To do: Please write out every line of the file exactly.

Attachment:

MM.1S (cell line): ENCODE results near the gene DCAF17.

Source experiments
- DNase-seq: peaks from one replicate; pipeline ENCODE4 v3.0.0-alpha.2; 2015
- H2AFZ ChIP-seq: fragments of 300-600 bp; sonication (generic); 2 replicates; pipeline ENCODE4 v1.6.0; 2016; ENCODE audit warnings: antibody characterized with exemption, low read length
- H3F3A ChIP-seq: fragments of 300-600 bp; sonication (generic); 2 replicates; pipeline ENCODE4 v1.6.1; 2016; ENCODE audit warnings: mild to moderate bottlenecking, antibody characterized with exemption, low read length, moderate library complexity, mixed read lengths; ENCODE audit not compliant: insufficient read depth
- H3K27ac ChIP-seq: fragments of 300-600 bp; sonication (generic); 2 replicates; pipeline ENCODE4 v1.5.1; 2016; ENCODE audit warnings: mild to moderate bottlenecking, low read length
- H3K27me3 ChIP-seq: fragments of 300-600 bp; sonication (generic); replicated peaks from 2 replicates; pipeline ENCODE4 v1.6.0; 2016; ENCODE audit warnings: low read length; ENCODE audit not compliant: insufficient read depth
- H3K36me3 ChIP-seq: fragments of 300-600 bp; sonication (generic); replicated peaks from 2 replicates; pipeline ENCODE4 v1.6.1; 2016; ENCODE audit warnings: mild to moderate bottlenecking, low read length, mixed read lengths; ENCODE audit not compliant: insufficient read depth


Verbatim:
MM.1S (cell line): ENCODE results near the gene DCAF17.

Source experiments
- DNase-seq: peaks from one replicate; pipeline ENCODE4 v3.0.0-alpha.2; 2015
- H2AFZ ChIP-seq: fragments of 300-600 bp; sonication (generic); 2 replicates; pipeline ENCODE4 v1.6.0; 2016; ENCODE audit warnings: antibody characterized with exemption, low read length
- H3F3A ChIP-seq: fragments of 300-600 bp; sonication (generic); 2 replicates; pipeline ENCODE4 v1.6.1; 2016; ENCODE audit warnings: mild to moderate bottlenecking, antibody characterized with exemption, low read length, moderate library complexity, mixed read lengths; ENCODE audit not compliant: insufficient read depth
- H3K27ac ChIP-seq: fragments of 300-600 bp; sonication (generic); 2 replicates; pipeline ENCODE4 v1.5.1; 2016; ENCODE audit warnings: mild to moderate bottlenecking, low read length
- H3K27me3 ChIP-seq: fragments of 300-600 bp; sonication (generic); replicated peaks from 2 replicates; pipeline ENCODE4 v1.6.0; 2016; ENCODE audit warnings: low read length; ENCODE audit not compliant: insufficient read depth
- H3K36me3 ChIP-seq: fragments of 300-600 bp; sonication (generic); replicated peaks from 2 replicates; pipeline ENCODE4 v1.6.1; 2016; ENCODE audit warnings: mild to moderate bottlenecking, low read length, mixed read lengths; ENCODE audit not compliant: insufficient read depth